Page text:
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  2. It does happen from time to time, especially if your throwing back in the pad fields. It has happened to me a few times, never intentional.
  3. I use floro for all my plastics, except when flipping heavy cover. Floro is clear in clean water, super sensitive, abrasive resistant, with very little stretch for rock hard hook sets. I don't like tying leaders. I am a devote line watch and often dead stick with slack for a natural fall, so being a line watcher is very important. You will see the line jump or move way before feeling it through the rod. It has worked for me for decades.
  4. IMO a 7 foot rod med to medium heavy with a softish tip would be about right. You need something short enough to easily work a top water, but long enough to move some line for bottom contact. Honestly I'd have a tough time not recommending a Falcon Bucoo SR. The 7 foot med heavy Trapcaster model is a rod that I originally bought for treble hook lures <1/2 oz, but I have found it to be a versatile rod for alot of stuff. It is light, well balanced, and more sensitive than I expected, nice handle length. Makes a great rod for 3/16 and 1/4 Texas rig weights. It is closer to a medium power than a medium heavy IMO, which lends hand to how well it can cast lighter Texas rigs. Not a fan of the grey foam handles, but they are comfortable and kind of a nit picky complaint.
  5. I've settled on a 7' for frogging. A 6'10" or 7'2" would work well too.
  6. Unfortunately I think it all depends on the user, and the ponds/lakes you fish. Everyone has a preference. I use to fish frog on a shorter rod and worked fine. I now use a 7’4” rod and prefer it. I spend a decent penny on it so the balance is good, weight hasn’t been an issue and I can bomb a frog twice as far as I use to be able too, hook sets are stronger, land ratio has been better! You can really move the fish with a longer rod.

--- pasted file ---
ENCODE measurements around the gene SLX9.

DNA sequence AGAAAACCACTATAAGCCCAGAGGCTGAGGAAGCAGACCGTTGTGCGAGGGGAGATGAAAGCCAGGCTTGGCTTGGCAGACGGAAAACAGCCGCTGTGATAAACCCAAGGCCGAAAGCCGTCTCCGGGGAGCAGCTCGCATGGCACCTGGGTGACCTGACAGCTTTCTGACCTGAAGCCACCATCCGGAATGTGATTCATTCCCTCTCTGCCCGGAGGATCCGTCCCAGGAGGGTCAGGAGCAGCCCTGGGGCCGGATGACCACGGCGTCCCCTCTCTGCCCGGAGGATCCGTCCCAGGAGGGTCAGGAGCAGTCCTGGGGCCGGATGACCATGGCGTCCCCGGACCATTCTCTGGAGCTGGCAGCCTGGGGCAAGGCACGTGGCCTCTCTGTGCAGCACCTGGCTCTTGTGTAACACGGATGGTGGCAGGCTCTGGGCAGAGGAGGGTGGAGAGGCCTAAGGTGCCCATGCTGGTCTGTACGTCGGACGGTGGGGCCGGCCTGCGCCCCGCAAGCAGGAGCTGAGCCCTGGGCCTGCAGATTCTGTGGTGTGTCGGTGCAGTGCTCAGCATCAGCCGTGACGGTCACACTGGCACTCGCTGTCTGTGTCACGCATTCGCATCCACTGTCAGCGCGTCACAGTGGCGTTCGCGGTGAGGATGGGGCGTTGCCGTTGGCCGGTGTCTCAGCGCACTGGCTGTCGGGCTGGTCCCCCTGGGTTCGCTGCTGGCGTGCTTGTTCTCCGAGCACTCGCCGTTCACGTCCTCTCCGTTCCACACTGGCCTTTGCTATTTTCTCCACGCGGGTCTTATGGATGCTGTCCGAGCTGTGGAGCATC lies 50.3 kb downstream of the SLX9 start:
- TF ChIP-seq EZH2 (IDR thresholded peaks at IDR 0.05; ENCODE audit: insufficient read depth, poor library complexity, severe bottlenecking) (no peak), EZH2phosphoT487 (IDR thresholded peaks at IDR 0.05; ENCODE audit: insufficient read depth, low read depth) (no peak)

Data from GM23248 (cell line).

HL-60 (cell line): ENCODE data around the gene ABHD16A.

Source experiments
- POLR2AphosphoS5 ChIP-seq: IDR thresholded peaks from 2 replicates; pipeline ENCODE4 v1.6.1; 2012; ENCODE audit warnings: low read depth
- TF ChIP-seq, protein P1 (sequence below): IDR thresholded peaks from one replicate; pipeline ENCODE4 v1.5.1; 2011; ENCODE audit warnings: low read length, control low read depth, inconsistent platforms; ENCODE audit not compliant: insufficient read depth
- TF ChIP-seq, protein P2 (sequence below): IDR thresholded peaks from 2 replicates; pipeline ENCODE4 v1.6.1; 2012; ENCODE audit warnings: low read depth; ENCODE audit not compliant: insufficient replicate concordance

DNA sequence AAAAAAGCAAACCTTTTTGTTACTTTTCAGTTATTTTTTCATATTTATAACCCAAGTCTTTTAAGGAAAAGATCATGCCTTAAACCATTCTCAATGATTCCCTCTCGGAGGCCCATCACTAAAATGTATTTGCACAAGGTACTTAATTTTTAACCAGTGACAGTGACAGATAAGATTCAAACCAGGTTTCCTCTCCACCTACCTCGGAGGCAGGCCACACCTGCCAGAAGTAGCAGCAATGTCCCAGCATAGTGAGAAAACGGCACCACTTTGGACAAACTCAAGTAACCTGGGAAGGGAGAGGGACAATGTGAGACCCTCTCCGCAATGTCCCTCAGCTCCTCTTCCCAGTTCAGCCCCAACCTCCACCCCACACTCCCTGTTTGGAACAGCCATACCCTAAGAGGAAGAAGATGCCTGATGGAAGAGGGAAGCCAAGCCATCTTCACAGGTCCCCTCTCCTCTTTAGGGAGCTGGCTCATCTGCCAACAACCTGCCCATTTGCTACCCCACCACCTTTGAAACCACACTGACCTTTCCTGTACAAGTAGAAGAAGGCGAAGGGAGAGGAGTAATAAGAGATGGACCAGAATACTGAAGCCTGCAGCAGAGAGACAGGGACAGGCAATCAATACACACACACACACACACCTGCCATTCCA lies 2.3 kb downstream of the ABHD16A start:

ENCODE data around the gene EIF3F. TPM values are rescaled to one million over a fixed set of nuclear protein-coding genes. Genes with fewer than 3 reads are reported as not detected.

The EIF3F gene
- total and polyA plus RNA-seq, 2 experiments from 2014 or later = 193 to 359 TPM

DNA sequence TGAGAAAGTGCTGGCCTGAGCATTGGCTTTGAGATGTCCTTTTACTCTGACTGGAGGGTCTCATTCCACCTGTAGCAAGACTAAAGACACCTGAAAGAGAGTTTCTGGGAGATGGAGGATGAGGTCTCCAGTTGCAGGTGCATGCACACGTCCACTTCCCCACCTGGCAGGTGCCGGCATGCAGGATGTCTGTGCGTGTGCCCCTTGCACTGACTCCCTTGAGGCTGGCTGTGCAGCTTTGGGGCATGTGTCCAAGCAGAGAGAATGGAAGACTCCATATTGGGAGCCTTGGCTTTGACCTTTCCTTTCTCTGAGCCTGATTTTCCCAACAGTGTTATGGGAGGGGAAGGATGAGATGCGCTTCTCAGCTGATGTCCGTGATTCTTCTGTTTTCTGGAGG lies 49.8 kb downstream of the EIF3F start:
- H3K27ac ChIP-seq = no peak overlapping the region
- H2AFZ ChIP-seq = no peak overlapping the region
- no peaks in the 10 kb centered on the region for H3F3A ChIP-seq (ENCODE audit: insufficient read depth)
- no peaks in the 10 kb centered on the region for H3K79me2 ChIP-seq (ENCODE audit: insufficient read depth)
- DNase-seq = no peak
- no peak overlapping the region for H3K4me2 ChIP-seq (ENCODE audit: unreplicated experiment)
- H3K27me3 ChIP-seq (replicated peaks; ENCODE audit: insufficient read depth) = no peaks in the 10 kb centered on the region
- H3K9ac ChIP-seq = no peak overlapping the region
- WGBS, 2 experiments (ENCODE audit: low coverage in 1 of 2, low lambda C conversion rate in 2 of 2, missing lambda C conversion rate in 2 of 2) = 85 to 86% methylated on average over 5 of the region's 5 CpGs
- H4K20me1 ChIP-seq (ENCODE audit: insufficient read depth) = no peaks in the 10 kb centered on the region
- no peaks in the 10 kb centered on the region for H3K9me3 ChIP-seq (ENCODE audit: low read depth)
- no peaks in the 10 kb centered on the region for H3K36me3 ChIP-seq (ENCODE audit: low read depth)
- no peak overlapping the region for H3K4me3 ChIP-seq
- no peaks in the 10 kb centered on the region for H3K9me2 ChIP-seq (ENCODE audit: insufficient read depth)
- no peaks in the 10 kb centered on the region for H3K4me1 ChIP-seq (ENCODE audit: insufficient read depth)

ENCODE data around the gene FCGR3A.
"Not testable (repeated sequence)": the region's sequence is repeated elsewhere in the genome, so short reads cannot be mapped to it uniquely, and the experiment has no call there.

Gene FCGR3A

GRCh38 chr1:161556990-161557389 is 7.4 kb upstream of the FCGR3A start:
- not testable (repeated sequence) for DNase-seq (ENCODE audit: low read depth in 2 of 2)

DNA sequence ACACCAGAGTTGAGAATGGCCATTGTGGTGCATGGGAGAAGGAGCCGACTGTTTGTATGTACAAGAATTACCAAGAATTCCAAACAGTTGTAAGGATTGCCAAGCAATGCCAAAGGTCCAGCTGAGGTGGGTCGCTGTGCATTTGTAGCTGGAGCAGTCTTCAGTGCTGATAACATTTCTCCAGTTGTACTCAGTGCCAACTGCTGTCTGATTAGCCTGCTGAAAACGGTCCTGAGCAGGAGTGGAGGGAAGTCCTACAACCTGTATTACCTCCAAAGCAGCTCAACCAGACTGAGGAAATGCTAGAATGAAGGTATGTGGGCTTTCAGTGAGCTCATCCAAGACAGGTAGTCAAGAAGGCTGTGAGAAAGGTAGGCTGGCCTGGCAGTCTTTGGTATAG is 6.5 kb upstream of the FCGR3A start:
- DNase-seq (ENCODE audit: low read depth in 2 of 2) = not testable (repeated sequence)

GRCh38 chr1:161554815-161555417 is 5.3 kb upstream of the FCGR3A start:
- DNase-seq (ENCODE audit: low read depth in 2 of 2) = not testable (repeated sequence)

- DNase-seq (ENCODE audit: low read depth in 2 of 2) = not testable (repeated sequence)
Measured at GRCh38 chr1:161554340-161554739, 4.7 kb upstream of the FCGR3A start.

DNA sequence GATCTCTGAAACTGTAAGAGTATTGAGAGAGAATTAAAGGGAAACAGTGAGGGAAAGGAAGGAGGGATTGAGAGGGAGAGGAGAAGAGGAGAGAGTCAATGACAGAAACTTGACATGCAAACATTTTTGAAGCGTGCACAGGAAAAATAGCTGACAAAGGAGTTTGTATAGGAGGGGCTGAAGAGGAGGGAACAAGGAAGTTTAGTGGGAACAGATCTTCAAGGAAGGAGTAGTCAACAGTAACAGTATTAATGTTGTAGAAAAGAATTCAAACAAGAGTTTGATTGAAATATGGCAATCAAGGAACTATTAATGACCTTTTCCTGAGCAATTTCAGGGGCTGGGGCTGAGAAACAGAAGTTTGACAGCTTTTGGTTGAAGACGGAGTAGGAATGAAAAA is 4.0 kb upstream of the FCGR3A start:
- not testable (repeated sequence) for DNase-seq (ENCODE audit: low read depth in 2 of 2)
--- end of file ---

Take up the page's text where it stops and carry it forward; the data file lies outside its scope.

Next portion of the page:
7. Either way, its a great looking profile. And i yes i could see that being a big PIA
  8. Spinner baits (3/8 oz), jigs (3/8oz), and t-rigs (1/4 / 3/16oz).
  9. Matt & Tim are accustomed to high end gear. Their average reel and probably runs around $400. So if they liked the SLX, that's coming from someone with high gear standards. Plus, anyone who has watched knows that both those guys are serious! I haven't used the SLX rod or reel, but I saw in a post maybe from a week ago that someone was selling the SLX combo for $129.99. So just from my experience with Shimano, the price range of the SLX rod and reel and what it's competing with, I would say it's pretty safe to assume the SLX rod would be one hell of a steal for only $30 if you can find it at that price -- and worthwhile as a backup should you buy something better later. I believe part of the reason you hear more about the reel is because like Daiwa, Shimano is one of most bass angler's preferred reel manufacturers. If you took a poll on who on these forums own at least one Shimano reel, I have a feeling that the amount of people who said yes would surprise you. But the number who said yes to owning Shimano rods would be more spread out as many people will use rods by other manufacturers that don't make reels, St. Croix, Dobyns, Megabass, etc. Oh looks like I made my prior post too late. Nice, I hope you like it.
  10. Today
  11. There was a spill at the Whiskey plant upstream and now all of the fish are drunk.
  12. Got a good buddy wanting a couple of these reels. I know they bring ridiculous money but he likes em. If u have any for sale in excellent condition and good working order lemme know. Thanks
  13. I agree. I just won't walk it in those situations, but if I have some sort of a boat, I'm usually taking it to areas where I don't need to walk it as well. I don't think you really need an extra fast tip. A fast should do (although that is subjective by manufacturer). An extra fast tip may be a bit of a broomstick, with with a heavy backbone you should have enough power to pull frogs out of whatever weeds you're fishing. Up until this year, I used a MH/F rod with 40lb braid. I don't have too many areas with weeds that were too heavy for me, and in the few cases when I found some weeds that were really heavy I just fished around the edges (and caught tons of fish).